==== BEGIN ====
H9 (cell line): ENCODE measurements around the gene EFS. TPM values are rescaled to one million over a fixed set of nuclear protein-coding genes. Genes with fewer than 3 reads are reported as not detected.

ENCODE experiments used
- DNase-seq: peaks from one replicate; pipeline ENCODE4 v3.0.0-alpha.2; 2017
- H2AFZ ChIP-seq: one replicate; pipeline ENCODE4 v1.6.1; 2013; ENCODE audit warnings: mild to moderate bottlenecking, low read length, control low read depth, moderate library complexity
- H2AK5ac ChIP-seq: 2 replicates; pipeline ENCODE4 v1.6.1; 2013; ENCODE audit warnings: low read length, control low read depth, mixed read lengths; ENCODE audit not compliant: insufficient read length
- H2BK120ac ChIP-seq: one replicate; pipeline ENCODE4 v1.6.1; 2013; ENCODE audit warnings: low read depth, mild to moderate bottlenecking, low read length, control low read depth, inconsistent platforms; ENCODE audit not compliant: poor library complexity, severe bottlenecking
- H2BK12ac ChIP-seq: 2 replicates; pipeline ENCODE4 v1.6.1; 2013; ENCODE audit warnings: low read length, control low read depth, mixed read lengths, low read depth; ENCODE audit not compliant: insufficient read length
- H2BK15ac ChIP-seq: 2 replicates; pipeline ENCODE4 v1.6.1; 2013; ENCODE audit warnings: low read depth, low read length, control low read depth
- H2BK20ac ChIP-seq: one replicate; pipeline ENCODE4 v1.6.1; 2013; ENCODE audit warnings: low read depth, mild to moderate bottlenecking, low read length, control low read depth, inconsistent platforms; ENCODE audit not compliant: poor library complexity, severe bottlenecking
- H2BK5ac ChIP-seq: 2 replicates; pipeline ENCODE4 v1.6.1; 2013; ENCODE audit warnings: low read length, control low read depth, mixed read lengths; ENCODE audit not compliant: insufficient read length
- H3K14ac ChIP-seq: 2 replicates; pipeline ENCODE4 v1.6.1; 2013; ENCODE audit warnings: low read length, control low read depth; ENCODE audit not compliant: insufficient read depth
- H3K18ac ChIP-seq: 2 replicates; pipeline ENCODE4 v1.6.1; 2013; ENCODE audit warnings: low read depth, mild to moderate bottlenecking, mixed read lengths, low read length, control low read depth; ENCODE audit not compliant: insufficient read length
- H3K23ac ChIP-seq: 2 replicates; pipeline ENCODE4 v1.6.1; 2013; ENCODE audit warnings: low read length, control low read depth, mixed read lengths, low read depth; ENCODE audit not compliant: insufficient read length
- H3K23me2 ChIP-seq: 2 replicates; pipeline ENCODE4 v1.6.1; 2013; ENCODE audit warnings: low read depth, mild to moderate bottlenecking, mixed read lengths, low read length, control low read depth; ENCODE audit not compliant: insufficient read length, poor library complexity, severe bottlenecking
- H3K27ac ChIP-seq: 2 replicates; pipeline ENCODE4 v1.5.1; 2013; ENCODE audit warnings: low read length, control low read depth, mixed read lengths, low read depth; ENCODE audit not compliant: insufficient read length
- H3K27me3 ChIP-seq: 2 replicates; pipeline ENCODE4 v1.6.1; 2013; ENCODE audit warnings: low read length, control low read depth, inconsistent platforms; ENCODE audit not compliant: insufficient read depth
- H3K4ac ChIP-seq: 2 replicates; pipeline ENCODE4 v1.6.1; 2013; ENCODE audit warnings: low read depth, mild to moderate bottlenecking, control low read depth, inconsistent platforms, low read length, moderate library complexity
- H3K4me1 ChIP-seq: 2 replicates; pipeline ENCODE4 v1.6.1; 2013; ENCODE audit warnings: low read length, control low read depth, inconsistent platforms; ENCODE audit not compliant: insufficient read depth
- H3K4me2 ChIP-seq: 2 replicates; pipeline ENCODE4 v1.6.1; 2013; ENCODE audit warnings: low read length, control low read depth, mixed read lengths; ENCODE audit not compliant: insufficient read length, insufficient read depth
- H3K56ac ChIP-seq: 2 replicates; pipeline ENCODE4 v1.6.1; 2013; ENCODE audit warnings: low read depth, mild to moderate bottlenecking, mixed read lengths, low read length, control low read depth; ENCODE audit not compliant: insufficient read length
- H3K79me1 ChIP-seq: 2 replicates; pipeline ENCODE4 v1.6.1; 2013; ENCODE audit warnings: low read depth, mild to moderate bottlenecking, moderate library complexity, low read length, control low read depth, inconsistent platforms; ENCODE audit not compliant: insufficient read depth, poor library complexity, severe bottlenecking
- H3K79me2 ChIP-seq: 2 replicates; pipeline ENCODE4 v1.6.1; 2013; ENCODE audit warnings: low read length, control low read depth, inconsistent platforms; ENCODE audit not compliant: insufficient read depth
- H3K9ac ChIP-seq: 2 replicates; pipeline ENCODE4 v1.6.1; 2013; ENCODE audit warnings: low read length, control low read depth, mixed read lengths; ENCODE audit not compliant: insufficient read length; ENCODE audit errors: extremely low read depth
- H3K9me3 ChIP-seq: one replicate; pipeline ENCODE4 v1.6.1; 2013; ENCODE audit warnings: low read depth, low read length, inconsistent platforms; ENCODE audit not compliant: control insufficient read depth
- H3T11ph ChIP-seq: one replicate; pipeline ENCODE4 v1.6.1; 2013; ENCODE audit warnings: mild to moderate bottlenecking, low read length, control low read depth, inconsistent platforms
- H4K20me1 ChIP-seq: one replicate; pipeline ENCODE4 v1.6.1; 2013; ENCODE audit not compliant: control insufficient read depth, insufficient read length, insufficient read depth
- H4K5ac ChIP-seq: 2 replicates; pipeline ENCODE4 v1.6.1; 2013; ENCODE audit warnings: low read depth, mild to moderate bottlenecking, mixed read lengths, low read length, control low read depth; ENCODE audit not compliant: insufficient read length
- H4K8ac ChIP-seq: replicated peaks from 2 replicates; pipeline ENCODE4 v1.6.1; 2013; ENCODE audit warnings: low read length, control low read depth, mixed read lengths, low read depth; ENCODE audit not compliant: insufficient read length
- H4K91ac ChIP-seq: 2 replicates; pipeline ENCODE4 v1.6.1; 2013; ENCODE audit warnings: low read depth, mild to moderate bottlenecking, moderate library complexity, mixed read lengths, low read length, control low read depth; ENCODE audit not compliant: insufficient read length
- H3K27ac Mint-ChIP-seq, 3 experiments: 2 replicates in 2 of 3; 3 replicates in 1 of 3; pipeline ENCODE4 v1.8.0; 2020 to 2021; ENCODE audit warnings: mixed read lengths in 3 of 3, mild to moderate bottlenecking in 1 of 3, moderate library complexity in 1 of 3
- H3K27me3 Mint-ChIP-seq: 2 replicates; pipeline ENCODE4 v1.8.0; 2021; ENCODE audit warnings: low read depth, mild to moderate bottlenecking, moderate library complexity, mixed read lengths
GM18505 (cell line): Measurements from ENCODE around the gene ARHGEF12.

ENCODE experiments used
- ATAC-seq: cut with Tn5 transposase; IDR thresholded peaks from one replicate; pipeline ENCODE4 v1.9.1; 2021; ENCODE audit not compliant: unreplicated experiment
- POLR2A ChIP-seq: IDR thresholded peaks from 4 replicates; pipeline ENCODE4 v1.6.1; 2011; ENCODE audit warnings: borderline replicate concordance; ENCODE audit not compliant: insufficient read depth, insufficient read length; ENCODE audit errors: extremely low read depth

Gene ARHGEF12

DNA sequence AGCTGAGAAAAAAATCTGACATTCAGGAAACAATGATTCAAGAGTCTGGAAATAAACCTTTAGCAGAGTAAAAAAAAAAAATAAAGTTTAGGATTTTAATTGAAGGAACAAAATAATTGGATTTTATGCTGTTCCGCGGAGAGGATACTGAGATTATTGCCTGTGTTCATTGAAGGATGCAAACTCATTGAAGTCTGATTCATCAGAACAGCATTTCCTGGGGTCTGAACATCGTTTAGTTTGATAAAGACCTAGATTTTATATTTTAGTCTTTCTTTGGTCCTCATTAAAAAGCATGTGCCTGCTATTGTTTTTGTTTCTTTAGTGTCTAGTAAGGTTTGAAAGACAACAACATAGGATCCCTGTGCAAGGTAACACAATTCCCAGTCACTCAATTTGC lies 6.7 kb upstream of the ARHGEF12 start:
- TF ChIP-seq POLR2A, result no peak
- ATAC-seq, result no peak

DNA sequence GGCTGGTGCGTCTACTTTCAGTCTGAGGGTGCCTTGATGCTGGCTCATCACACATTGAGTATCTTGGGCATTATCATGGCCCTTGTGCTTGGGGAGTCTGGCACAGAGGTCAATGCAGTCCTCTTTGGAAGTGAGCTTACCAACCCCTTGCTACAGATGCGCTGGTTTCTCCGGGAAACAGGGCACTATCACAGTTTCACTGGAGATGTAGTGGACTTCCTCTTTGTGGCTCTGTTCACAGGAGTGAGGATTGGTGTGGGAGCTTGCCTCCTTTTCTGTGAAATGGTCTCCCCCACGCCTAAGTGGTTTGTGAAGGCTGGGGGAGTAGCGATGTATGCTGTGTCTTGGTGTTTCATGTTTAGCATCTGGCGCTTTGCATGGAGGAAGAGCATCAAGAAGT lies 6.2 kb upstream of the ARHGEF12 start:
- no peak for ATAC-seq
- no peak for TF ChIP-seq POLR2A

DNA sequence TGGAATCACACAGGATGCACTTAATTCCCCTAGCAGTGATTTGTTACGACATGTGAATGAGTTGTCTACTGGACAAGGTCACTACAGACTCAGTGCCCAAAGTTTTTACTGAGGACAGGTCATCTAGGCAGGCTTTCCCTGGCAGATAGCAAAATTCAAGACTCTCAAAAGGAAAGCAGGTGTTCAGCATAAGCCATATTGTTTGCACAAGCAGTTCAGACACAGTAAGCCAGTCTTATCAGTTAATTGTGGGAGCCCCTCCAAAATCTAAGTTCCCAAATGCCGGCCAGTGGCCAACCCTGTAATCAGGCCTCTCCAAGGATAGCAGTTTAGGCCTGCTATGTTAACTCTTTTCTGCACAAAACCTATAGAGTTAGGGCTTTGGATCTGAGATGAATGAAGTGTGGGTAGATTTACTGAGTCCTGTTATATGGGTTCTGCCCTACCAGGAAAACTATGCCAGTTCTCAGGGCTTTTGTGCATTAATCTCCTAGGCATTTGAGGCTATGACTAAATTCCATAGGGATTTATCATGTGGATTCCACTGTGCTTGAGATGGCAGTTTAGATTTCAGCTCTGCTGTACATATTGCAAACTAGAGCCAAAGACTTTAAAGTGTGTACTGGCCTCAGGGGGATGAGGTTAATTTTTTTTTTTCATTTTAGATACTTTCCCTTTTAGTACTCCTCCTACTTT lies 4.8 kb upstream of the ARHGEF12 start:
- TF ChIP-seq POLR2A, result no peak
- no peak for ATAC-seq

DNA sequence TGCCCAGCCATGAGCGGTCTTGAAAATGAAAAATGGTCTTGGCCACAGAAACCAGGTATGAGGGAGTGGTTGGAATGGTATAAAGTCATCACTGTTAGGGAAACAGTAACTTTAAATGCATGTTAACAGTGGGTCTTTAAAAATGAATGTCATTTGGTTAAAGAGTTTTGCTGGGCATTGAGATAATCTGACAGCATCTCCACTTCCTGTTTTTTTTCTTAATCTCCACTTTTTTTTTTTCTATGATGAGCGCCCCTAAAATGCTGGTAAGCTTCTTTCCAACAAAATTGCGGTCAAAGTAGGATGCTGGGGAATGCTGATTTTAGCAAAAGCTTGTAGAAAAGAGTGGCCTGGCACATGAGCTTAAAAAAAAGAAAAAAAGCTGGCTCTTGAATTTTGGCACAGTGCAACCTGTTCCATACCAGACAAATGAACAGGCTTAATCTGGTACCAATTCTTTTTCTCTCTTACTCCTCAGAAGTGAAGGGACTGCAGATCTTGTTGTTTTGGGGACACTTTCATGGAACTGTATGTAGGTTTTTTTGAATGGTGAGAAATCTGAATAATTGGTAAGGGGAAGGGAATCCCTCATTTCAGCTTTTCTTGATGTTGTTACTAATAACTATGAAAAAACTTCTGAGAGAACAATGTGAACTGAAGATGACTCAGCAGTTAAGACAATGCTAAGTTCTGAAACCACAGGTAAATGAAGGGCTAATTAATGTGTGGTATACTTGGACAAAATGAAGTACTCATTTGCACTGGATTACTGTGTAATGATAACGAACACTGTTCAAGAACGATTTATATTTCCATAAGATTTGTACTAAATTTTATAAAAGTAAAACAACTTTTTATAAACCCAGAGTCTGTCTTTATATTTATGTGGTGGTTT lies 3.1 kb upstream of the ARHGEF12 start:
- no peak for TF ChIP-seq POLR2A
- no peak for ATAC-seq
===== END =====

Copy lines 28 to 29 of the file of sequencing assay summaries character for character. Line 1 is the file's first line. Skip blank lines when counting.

- H4K8ac ChIP-seq: replicated peaks from 2 replicates; pipeline ENCODE4 v1.6.1; 2013; ENCODE audit warnings: low read length, control low read depth, mixed read lengths, low read depth; ENCODE audit not compliant: insufficient read length
- H4K91ac ChIP-seq: 2 replicates; pipeline ENCODE4 v1.6.1; 2013; ENCODE audit warnings: low read depth, mild to moderate bottlenecking, moderate library complexity, mixed read lengths, low read length, control low read depth; ENCODE audit not compliant: insufficient read length